All this is known and much of it accepted by many, but because many of the benefits are hidden — or considered to be ‘soft’ — it is still hard to convince specifiers that prefabrication is not more expensive than traditional procurement. We have to find better ways of evaluating the benefits of offsite fabrication to explain the savings to clients and encourage contractors to adopt this approach. We need to establish a ‘value system’ for all aspects of the process so our customers can really make a decision based on a like-for-like calculation. For example, how do you establish the value to a client of reducing the number of operatives on site? It might not be a major issue at all for many people, but minimising site numbers can be the difference between success and failure in some projects due to space constraints, accident rates, lack of skilled labour and the cost and logistics of supervision. Site labour accounts for about a quarter of total average project costs, but using prefabricated plant rooms means you can at least halve the services element of that cost. Managing the interfaces between multiple trades is often the weak point in a project, which is why prefabrication of risers, heat exchangers, electrical services and as much plumbing as possible is often the best approach. Prefabrication also dramatically cuts the amount of rework that needs to be done when disparate components are brought together and found not to work. The trouble is that much of this is not considered until it is too late to go back. If you are going to prefabricate you need to be planning it from day one —which is another reason why we need to do a better selling job to clients and main contractors. Speed tends to be of the essence in most projects these days, and people habitually work right up to the deadlines — but what is the benefit to the end client if you could deliver the project ahead of schedule? Think of the reduced labour costs and the earlier return on their investment by having the building ready and producing. If that has not been factored in at the outset, however, there is no obvious benefit to the client. That is why these benefits need to be evaluated at tender stage and then used as a sales aid. Delivering the impossible
Former BAA chairman John Egan stated 10 years ago that it would be impossible to build Heathrow’s Terminal 5 unless the industry reformed itself. T5 is now nearing completion and over 60% of the project was manufactured offsite. What greater value can prefabrication offer than actually making the impossible possible — as at T5? In our arcane procurement process, prices quoted for individual pieces of plant rarely include a premium to cover the cost of the buyer sending out enquiries to the seven successful suppliers — plus at least 14 unsuccessful ones. Evaluating and weighing up those quotes, negotiating final prices, sending out orders, expediting delivery and site co-ordination is all done, effectively, for free. Much of this extraneous activity is eliminated with offsite fabrication. However, if you have not put a value on it in the first place how do you present an economic argument to your client for leaving it out? The building-services industry has always been guilty of giving away too much of its expertise, and the growth in prefabrication has brought that into sharp focus. To do pre-fabrication well, you also have to establish a more disciplined ‘right-first-time’ design process. Consultants have to think more like manufacturers and see their system as a product. They also have to suppress their natural instinct to re-invent the wheel every time and make better use of standard components. The sizes and shapes of the finished product can be different, but made up of a series of easily replicable units — many of which could be taken out and reused when the plant room comes to the end of its working life. The architectural vision of the building does not need to be compromised, but we do need to cut down on the number of people involved in initial and then detailed design. Quality of life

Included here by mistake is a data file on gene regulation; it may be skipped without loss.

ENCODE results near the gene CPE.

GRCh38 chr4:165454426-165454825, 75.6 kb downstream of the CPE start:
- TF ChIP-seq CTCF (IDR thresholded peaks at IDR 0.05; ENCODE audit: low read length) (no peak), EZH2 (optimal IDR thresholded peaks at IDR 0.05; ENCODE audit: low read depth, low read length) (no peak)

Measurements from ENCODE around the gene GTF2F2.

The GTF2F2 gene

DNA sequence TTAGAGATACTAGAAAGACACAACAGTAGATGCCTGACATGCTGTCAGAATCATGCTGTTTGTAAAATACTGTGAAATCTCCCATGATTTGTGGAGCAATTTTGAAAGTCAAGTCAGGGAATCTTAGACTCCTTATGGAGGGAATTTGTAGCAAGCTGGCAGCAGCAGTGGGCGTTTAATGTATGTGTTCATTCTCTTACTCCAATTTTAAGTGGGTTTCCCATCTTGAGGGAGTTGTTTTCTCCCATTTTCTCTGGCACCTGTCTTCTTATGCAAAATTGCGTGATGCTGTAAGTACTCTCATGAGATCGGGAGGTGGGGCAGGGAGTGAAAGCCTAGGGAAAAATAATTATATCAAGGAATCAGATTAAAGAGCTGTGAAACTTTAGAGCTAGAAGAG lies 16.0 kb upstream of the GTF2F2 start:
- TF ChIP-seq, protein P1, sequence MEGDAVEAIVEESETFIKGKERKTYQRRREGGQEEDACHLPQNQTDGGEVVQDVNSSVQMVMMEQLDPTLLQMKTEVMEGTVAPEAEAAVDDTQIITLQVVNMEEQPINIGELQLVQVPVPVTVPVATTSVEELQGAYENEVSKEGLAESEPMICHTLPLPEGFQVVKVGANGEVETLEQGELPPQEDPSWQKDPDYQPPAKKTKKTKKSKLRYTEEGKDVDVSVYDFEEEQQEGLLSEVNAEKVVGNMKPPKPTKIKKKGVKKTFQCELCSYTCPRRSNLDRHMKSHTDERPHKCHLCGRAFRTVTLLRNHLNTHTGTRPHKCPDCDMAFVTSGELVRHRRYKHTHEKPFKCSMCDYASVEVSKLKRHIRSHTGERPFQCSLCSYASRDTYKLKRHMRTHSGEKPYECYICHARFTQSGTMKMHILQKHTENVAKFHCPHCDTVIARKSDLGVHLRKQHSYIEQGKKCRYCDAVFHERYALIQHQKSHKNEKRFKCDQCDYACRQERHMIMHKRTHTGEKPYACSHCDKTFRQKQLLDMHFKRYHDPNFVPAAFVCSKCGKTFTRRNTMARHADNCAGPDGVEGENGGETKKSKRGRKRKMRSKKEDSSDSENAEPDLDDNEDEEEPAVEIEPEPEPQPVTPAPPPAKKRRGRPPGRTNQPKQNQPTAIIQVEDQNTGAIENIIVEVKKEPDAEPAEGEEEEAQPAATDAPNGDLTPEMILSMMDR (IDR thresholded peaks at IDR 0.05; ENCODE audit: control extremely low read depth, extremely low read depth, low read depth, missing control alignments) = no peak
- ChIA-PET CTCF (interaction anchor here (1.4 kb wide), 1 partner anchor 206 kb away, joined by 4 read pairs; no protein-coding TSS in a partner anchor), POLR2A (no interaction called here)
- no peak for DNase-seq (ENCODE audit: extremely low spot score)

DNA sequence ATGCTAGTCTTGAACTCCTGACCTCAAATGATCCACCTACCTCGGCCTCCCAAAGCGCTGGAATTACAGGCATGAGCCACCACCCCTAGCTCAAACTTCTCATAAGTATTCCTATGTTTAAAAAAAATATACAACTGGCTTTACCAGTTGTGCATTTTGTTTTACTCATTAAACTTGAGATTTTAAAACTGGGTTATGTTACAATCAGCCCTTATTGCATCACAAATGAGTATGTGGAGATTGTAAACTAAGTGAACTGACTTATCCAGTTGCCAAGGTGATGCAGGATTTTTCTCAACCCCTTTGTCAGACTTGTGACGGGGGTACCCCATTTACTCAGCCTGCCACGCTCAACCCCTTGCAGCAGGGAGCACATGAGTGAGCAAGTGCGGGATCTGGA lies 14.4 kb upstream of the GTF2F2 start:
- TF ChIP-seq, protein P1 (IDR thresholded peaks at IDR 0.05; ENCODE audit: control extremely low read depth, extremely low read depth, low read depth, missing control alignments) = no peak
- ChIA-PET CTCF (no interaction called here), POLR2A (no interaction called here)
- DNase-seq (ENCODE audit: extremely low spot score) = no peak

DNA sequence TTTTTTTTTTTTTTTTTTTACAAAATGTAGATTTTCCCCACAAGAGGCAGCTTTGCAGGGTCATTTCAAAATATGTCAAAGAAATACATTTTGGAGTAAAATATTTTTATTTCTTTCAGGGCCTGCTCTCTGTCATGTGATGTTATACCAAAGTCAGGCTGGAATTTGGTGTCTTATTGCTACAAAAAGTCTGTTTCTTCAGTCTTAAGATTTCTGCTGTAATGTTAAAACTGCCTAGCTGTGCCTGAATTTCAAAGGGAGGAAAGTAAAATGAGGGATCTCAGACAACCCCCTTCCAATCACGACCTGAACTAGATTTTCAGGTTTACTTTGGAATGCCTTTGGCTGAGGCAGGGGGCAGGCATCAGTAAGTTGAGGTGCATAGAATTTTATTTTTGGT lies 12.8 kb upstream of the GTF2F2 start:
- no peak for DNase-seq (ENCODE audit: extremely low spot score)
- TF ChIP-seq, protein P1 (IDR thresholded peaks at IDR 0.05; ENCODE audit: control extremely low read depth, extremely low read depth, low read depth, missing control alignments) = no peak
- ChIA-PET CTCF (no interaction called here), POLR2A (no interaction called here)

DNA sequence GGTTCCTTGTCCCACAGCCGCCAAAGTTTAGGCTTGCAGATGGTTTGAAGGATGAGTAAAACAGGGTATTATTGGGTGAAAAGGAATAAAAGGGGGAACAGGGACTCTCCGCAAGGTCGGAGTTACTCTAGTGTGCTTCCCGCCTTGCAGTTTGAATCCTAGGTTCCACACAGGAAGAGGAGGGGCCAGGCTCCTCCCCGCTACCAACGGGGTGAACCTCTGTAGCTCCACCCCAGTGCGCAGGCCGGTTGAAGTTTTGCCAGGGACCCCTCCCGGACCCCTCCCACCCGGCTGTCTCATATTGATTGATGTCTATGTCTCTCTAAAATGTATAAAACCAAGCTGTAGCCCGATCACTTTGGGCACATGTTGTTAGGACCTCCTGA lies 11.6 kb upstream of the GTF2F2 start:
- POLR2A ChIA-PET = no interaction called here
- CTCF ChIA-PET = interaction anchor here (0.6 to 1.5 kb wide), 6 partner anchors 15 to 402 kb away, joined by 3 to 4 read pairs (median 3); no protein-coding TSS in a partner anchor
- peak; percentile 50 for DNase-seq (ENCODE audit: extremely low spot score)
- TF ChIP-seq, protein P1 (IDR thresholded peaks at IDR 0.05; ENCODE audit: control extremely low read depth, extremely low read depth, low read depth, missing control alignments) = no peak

Pre-fabrication is not solely about saving money and reducing site waste. It is also a quality-of-life issue. What value can you put on not keeping your workforce hanging around all day waiting for a crucial component to arrive and then having to work through the night to commission the system? What about the benefits of giving operatives more comfortable, safer and weatherproofed working conditions close to where they live? When we set up Ormandy six years ago, we knew that providing traditionally manufactured water-heating products would be our bread and butter, but that offsite fabrication was our future. Today over half of our growth is due to the rising demand for our prefabricated plantroom sets, and we have just acquired our 100-year-old competitor Rycroft from the Baxi Heating group. The value of bringing products and technical expertise together under one roof is at the heart of our business, which is why we also recently acquired boiler manufacturer Hartley & Sugden and Newade Stainless, which produces high-quality stainless-steel products for the pharmaceutical, process and food industries. The Dreh and Heatrae Industrial businesses also joined as part of the Rycroft acquisition to further extend our offsite offering. We are living proof that offsite fabrication is the future for our sector, but if it is to reach its full potential a much harder selling job is needed. Paul Cooper is managing director of Ormandy Ltd.